be overturned unless “clearly erroneous.” See, e.g., Falk v. Beard, 614 So.2d 1086,

1089 (Fla. 1993); Dep’t of Envtl. Regulation v. Goldring, 477 So.2d 532, 534 (Fla. 1985).

Furthermore, agency interpretations of statutes and rules within their regulatory

jurisdiction do not have to be the only reasonable interpretations. It is enough if such

agency interpretations are “permissible” ones. See, e.g., Suddath Van Lines, Inc. v.

Dep’t of Envtl. Prot., 668 So.2d 209, 212 (Fla. 1st DCA 1996).

       However, agencies do not have jurisdiction to modify or reject rulings on the

admissibility of evidence. Evidentiary rulings of the ALJ that deal with “factual issues

susceptible to ordinary methods of proof that are not infused with [agency] policy

considerations,” are not matters over which the agency has “substantive jurisdiction.”

See Martuccio v. Dep’t of Prof’l Regulation, 622 So.2d 607, 609 (Fla. 1st DCA 1993);

Heifetz v. Dep’t of Bus. Regulation, 475 So.2d 1277, 1281 (Fla. 1st DCA 1985); Fla.



                                             8
Power & Light Co. v. Fla. Siting Bd., 693 So.2d 1025, 1028 (Fla. 1st DCA 1997).

Evidentiary rulings are matters within the ALJ’s sound “prerogative . . . as the finder of

fact” and may not be reversed on agency review. See Martuccio, 622 So.2d at 609.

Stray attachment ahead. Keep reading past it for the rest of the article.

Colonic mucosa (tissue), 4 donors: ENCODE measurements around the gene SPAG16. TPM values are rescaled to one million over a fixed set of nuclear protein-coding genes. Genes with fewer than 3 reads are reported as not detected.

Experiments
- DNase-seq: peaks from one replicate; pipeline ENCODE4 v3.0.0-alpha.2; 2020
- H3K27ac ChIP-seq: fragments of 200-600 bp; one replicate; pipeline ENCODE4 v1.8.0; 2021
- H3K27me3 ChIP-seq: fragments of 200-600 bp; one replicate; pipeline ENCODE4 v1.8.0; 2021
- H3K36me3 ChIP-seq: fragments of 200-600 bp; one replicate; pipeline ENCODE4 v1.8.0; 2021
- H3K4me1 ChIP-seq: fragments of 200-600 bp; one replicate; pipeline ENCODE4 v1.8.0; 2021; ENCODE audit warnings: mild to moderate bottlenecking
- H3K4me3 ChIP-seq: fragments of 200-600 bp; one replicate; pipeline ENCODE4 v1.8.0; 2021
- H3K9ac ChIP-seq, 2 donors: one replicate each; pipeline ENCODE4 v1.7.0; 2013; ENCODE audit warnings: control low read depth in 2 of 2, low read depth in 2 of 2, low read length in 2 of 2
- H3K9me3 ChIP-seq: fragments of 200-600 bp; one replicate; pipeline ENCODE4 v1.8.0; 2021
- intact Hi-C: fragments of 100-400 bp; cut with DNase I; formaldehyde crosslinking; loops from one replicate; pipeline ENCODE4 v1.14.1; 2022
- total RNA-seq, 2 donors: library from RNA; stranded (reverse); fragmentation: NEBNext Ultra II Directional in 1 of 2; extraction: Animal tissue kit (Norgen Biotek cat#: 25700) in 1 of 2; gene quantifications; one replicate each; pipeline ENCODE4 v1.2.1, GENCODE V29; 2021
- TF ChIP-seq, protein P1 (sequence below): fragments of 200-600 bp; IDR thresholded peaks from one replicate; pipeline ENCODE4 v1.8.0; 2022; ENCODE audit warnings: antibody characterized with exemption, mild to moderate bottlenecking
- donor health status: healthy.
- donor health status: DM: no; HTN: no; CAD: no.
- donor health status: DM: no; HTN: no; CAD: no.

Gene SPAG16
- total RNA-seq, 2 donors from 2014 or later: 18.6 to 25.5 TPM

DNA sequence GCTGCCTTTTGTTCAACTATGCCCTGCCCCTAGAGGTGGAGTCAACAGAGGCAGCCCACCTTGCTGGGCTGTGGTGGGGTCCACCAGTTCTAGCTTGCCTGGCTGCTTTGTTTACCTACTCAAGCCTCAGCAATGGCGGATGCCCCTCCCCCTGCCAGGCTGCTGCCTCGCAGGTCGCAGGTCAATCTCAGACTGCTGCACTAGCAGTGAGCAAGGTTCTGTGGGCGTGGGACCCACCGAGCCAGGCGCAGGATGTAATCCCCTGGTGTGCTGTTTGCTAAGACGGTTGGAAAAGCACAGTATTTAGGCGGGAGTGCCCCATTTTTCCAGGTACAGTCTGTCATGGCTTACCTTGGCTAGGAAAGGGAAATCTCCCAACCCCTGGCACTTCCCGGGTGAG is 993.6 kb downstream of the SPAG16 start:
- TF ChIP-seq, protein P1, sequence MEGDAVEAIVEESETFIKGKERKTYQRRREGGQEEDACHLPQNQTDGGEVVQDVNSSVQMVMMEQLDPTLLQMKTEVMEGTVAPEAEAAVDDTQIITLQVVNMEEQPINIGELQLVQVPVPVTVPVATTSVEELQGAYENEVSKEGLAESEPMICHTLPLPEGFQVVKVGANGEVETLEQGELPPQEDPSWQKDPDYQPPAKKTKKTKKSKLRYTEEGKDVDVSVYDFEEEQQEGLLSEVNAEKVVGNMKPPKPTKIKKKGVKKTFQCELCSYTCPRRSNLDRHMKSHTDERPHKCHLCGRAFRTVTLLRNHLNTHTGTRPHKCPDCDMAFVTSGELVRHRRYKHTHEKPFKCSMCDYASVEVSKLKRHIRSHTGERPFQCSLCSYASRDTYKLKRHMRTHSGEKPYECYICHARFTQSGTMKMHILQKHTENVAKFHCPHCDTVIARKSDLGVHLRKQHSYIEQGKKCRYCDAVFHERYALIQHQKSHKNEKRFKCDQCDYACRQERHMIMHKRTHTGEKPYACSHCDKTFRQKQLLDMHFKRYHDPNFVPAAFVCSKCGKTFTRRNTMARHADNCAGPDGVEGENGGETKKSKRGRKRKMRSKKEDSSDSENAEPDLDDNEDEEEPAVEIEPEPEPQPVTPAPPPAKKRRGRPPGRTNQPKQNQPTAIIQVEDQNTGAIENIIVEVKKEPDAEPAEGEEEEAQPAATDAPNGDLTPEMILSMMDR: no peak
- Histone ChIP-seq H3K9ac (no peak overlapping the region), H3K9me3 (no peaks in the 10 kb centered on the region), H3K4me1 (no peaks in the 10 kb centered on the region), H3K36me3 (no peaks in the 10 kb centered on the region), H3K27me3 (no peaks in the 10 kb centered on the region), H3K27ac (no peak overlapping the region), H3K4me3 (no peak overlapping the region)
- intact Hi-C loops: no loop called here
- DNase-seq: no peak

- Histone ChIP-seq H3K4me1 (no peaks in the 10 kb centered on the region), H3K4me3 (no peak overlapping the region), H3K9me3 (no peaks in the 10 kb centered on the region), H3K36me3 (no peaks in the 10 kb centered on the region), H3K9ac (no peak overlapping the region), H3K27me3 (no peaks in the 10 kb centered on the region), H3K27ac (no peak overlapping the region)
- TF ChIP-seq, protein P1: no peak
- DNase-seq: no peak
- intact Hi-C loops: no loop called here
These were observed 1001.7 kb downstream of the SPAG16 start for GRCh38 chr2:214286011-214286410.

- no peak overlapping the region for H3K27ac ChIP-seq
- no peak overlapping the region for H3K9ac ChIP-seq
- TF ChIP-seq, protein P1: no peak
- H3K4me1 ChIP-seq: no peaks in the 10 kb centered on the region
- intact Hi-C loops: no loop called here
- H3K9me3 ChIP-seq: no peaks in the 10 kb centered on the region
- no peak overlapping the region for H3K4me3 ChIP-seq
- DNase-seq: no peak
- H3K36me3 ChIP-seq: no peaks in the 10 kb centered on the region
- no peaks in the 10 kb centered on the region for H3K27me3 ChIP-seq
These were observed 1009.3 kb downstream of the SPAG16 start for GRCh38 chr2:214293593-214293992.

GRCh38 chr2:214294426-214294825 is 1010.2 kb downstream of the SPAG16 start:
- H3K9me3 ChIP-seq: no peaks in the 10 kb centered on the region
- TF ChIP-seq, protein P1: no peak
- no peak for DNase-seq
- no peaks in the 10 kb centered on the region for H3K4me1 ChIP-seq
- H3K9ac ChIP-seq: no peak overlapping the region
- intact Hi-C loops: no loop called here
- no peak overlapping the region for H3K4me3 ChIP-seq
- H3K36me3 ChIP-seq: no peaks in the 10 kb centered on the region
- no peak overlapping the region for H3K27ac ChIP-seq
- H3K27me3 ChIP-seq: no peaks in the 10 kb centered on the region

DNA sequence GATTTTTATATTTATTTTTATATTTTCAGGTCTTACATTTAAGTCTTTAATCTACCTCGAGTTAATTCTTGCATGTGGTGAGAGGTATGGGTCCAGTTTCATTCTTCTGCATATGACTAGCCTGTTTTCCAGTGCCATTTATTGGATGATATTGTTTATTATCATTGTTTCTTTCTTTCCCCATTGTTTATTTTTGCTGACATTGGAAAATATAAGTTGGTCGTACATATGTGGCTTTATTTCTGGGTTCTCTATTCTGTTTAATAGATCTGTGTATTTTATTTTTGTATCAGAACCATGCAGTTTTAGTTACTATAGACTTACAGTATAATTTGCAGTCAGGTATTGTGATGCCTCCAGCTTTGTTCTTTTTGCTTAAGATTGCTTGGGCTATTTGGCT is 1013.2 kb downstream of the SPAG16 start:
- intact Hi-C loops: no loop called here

Agencies do not have the authority to modify or reject conclusions of law that apply

general legal concepts typically resolved by judicial or quasi-judicial officers. See, e.g.,

Deep Lagoon Boat Club, Ltd. v. Sheridan, 784 So. 2d 1140, 1142 (Fla. 2d DCA 2001).

       Finally, in reviewing a recommended order and any written exceptions, the

agency’s final order “shall include an explicit ruling on each exception.” See §

120.57(1)(k), Fla. Stat. (2008). However, the agency need not rule on an exception that

“does not clearly identify the disputed portion of the recommended order by page

number or paragraph, that does not identify the legal basis for the exception, or that

does not include appropriate and specific citations to the record.” Id.

                               RULINGS ON EXCEPTIONS

       The case law of Florida holds that parties to formal administrative proceedings

must alert reviewing agencies to any perceived defects in DOAH hearing procedures or

in the findings of fact of ALJs by filing exceptions to DOAH recommended orders. See,

e.g., Comm'n on Ethics v. Barker, 677 So.2d 254, 256 (Fla. 1996); Henderson v. Dep't

of Health, Bd. of Nursing, 954 So.2d 77 (Fla. 5th DCA 2007); Fla. Dep’t of Corrs. v.

Bradley, 510 So.2d 1122, 1124 (Fla. 1st DCA 1987). Having filed no exceptions to

certain findings of fact the party “has thereby expressed its agreement with, or at least

waived any objection to, those findings of fact.” Envtl. Coalition of Fla., Inc. v. Broward

County, 586 So.2d 1212, 1213 (Fla. 1st DCA 1991); see also Colonnade Medical Ctr.,